To determine the structures of protein-protein interactions, protein docking is a valuable tool that complements experimental methods to characterize protein complexes. While protein docking can often produce a near-native solution within a set of global docking predictions, there are sometimes predictions that require refinement to elucidate correct contacts and conformation. Previously, we developed the ZRANK algorithm to rerank initial docking predictions from ZDOCK, a docking program developed by our lab. In this study, we have applied the ZRANK algorithm toward refinement of protein docking models, in conjunction with the protein docking program RosettaDock. This was performed by reranking global docking predictions from ZDOCK, performing local side chain and rigid-body refinement using RosettaDock, and selecting the refined model based on ZRANK score. For comparison, we examined using RosettaDock score instead of ZRANK score, and a larger perturbation size for the RosettaDock search, and determined that the larger RosettaDock perturbation size with ZRANK scoring was optimal. This method was validated on a protein-protein docking benchmark. For refining docking benchmark predictions from the newest ZDOCK version, this led to improved structures of top-ranked hits in 20 of 27 cases, and an increase from 23 to 27 cases with hits in the top 20 predictions. Finally, we optimized the ZRANK energy function using refined models, which provides a significant improvement over the original ZRANK energy function. Using this optimized function and the refinement protocol, the numbers of cases with hits ranked at number one increased from 12 to 19 and from 7 to 15 for two different ZDOCK versions. This shows the effective combination of independently developed docking protocols (ZDOCK/ZRANK, and RosettaDock), indicating that using diverse search and scoring functions can improve protein docking results.
Near-native selections from docking decoys have proved challenging especially when unbound proteins are used in the molecular docking. One reason is that significant atomic clashes in docking decoys lead to poor predictions of binding affinities of near native decoys. Atomic clashes can be removed by structural refinement through energy minimization. Such an energy minimization, however, will lead to an unrealistic bias toward docked structures with large interfaces. Here, we extend an empirical energy function developed for protein design to protein–protein docking selection by introducing a simple reference state that removes the unrealistic dependence of binding affinity of docking decoys on the buried solvent accessible surface area of interface. The energy function called EMPIRE (EMpirical Protein-InteRaction Energy), when coupled with a refinement strategy, is found to provide a significantly improved success rate in near native selections when applied to RosettaDock and refined ZDOCK docking decoys. Our work underlines the importance of removing nonspecific interactions from specific ones in near native selections from docking decoys.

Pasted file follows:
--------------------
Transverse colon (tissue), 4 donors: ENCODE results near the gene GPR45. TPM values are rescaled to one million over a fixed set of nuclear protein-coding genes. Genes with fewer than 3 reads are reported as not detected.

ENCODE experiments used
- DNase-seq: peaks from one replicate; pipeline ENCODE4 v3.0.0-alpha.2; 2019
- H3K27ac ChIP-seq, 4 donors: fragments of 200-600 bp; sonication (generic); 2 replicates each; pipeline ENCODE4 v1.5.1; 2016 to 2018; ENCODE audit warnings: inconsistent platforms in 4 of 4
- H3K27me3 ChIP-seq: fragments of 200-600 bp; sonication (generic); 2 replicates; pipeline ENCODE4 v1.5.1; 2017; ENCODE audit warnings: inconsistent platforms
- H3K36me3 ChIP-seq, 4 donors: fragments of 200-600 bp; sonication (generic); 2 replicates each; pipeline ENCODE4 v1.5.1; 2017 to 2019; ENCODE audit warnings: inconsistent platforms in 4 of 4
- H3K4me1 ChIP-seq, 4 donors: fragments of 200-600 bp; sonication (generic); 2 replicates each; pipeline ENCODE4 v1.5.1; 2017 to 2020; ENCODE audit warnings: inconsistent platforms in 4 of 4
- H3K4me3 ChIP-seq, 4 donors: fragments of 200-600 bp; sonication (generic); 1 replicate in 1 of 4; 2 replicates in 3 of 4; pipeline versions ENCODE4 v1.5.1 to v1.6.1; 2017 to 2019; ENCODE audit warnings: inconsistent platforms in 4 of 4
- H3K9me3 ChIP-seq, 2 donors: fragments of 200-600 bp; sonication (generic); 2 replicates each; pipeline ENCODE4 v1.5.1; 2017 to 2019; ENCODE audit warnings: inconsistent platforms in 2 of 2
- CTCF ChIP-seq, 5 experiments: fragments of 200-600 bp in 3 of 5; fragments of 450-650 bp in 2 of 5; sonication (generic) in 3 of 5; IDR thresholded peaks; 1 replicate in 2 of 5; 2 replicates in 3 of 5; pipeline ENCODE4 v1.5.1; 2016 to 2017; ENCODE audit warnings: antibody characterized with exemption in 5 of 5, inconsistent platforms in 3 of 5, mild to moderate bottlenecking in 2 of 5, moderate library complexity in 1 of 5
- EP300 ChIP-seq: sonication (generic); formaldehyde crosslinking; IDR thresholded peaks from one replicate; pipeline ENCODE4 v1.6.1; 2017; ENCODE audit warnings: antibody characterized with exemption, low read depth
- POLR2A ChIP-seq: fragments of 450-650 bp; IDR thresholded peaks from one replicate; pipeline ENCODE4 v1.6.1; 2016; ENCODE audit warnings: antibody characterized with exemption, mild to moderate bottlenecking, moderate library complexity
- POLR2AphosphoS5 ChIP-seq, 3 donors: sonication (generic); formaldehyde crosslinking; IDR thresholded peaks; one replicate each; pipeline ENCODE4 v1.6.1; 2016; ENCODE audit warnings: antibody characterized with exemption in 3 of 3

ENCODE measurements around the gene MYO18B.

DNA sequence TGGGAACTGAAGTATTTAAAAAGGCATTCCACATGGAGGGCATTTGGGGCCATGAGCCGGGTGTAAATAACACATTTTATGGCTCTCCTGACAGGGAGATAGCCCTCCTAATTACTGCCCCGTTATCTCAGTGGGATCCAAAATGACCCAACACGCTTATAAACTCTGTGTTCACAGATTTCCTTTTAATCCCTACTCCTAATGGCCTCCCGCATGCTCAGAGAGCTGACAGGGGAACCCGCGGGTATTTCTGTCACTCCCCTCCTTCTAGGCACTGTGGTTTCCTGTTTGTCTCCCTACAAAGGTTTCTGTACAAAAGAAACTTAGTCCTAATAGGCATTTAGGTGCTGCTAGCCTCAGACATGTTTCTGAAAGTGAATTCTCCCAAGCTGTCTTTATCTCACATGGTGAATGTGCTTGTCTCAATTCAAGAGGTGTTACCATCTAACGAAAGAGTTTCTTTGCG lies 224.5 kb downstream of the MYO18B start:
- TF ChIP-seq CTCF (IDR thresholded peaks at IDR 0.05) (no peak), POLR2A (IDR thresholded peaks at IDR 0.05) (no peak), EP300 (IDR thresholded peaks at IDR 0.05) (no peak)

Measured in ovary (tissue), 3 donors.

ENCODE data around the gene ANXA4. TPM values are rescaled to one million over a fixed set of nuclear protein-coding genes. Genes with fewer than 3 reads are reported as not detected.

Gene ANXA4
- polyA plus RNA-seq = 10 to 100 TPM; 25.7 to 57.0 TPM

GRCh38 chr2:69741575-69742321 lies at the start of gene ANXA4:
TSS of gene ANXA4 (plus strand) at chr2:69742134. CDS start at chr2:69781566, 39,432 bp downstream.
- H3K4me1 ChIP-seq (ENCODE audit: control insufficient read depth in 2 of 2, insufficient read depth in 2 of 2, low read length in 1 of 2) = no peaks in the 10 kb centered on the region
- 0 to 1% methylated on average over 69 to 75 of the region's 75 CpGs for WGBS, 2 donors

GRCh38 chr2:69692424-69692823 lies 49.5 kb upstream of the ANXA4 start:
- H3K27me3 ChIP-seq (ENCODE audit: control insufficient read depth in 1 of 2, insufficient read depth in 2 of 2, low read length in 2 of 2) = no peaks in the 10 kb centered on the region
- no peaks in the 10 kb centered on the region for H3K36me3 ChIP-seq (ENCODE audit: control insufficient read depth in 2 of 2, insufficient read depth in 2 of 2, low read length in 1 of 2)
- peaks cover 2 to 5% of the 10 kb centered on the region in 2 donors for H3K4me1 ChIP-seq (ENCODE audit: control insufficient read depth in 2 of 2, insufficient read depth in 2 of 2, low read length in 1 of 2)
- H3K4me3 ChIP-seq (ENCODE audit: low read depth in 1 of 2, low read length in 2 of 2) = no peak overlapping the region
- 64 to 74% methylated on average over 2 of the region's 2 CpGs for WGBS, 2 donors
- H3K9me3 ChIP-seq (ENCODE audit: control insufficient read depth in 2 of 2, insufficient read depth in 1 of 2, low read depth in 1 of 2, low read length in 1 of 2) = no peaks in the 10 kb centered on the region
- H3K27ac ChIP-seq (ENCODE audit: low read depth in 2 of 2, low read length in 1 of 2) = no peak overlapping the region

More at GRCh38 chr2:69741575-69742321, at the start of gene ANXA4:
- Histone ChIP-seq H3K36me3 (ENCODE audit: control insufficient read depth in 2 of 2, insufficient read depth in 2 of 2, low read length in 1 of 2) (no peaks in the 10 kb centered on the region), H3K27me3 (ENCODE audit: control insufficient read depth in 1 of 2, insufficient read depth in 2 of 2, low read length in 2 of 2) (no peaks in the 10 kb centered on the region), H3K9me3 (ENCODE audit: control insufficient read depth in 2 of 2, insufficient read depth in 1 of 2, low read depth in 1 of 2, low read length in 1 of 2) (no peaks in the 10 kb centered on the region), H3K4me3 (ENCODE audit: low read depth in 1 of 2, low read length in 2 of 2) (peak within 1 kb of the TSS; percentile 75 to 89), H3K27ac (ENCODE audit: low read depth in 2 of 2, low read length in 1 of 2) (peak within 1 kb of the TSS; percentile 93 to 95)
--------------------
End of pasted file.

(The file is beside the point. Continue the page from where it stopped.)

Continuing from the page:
knowledge-based potential; energy score functions; reference state; binding affinity; docking decoys
The 3D-partner is a web tool to predict interacting partners and binding models of a query protein sequence through structure complexes and a new scoring function. 3D-partner first utilizes IMPALA to identify homologous structures (templates) of a query from a heterodimer profile library. The interacting-partner sequence profiles of these templates are then used to search interacting candidates of the query from protein sequence databases (e.g. SwissProt) by PSI-BLAST. We developed a new scoring function, which includes the contact-residue interacting score (e.g. the steric, hydrogen bonds, and electrostatic interactions) and the template consensus score (e.g. couple-conserved residue and the template similarity scores), to evaluate how well the interfaces between the query and interacting candidates. Based on this scoring function, 3D-partner provides the statistic significance, the binding models (e.g. hydrogen bonds and conserved amino acids) and functional annotations of interacting partners. The correlation between experimental energies and predicted binding affinities of our scoring function is 0.91 on 275 mutated residues from the ASEdb. The average precision of the server is 0.72 on 563 queries and the execution time of this server for a query is ∼15 s on average. These results suggest that the 3D-partner server can be useful in protein-protein interaction predictions and binding model visualizations. The server is available online at: http://3D-partner.life.nctu.edu.tw.